Wednesday, February 07, 2007

rocky mountain high

I just arrived at my aunt's house in Colorado for a few days of skiing and time with family. My aunt is an extraordinary woman - she was a pioneer in the publishing industry and only recently retired from the last of the major corporate boards she served on after an early retirement from her corporate career. Her success in business has directly benefited our entire family - from her extreme generosity across the board to her love of travel and willingness to share that with us (this was the aunt who first took me to Africa so many years ago).

I have enjoyed spending time with her and her husband in the past few years now that I'm old enough to develop more of an adult relationship with them. For a few years after they married in 1992 (it was a second and third marriage for each of them), I managed to alienate myself a bit as I discovered how radically different my political views were from those of my uncle. This was before I'd learned the invaluable skill of finding a middle political ground and meeting people where they are at, and not where I'd prefer them to be (not to mention that I don't, after all, know everything as I thought I did when I was a teenager).

In the past few years my uncle's health has started to deteriorate (he's 83) and this woman who I have looked up to my entire life for her tenacity in business has taken on a whole new identity. She's now more or less a full time care taker, and learning to slow her own life down to accommodate the needs of the love of her life. That isn't to say it hasn't been challenging - it has. It turns out that even the most accomplished and brilliant among us can be thrown for a loop by unexpectedness of life's inevitable cycles. And as she learns how to handle this new role - perhaps more challenging than any corporate endeavor she undertook - my appreciation for her life and the way she's chosen to live it grows. I now realize that even she is as human as human can be.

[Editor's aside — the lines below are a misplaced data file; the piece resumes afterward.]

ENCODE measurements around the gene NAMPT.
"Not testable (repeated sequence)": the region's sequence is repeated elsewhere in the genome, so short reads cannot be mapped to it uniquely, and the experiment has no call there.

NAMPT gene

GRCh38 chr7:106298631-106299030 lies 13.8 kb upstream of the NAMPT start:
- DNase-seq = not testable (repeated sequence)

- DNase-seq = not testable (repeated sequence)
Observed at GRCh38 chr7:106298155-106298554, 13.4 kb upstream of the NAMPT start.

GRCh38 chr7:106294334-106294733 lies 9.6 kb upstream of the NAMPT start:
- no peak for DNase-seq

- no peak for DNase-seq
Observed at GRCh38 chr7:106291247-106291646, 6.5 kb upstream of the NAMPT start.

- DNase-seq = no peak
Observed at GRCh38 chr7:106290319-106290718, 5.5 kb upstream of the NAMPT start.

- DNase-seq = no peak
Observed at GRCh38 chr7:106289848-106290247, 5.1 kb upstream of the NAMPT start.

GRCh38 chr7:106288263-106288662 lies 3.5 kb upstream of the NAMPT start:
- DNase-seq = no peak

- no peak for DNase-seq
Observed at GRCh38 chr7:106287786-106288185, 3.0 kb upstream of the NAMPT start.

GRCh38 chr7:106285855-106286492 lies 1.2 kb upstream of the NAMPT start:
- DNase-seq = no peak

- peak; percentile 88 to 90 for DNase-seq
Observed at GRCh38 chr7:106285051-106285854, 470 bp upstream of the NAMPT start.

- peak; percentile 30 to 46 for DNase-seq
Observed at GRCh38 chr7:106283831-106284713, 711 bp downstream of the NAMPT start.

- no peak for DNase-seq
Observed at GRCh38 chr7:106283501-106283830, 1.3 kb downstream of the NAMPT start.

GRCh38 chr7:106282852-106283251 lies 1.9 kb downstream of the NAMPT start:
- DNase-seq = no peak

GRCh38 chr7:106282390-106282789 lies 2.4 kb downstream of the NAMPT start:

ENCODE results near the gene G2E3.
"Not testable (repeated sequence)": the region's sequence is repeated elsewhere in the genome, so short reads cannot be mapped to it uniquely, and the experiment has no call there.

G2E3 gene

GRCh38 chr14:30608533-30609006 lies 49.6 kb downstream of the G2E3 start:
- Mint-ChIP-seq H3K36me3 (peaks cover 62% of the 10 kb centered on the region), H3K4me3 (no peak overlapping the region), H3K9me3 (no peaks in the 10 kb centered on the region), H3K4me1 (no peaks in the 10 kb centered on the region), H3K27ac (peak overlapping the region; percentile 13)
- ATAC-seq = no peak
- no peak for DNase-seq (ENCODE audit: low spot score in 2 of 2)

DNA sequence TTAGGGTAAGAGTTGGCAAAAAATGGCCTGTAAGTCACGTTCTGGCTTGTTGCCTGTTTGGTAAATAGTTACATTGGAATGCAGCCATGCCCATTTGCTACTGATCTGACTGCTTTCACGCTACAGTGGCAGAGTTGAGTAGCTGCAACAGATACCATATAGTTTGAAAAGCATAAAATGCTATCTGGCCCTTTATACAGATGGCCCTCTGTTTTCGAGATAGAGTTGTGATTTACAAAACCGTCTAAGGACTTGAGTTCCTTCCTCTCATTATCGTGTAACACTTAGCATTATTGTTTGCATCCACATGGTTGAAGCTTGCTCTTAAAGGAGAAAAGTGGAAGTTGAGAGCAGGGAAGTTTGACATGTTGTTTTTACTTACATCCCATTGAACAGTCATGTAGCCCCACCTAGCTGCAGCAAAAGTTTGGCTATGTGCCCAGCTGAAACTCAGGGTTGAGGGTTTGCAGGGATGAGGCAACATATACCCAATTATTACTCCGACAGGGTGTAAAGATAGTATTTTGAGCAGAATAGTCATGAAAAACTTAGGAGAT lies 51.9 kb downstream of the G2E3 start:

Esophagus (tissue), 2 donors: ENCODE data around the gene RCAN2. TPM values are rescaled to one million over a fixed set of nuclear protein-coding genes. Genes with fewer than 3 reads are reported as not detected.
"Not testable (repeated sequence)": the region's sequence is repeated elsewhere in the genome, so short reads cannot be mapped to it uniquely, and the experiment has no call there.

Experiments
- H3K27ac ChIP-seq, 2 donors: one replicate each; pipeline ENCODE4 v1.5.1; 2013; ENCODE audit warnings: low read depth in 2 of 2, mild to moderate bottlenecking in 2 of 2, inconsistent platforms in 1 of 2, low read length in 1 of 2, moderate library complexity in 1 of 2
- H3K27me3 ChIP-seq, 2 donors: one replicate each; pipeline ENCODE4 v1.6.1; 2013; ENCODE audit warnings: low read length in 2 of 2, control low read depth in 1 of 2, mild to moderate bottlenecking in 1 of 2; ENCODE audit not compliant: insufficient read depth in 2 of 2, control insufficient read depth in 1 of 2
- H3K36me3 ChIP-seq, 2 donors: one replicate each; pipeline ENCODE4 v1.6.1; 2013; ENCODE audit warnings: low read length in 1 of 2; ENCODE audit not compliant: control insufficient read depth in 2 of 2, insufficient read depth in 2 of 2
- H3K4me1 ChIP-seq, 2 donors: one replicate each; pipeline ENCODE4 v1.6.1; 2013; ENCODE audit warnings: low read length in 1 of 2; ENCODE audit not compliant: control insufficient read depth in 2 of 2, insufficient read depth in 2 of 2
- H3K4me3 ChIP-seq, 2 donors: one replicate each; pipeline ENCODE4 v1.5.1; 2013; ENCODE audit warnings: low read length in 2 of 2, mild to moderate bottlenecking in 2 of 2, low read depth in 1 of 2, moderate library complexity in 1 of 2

Tonight at dinner as the three of us drank wine and sipped on cioppino my uncle interrupted numerous times to tell me how happy he is. "Meggie, will you tell your family how lucky I am to have married the most wonderful woman on this earth? Do you know how fantastic my wife is? I'm such a lucky man." Over and over he told me - sometimes when she'd gotten up to serve dessert or use the restroom, sometimes in the midst of our conversation. I know she's heard it a million times - but sometimes truth like that bears repeating.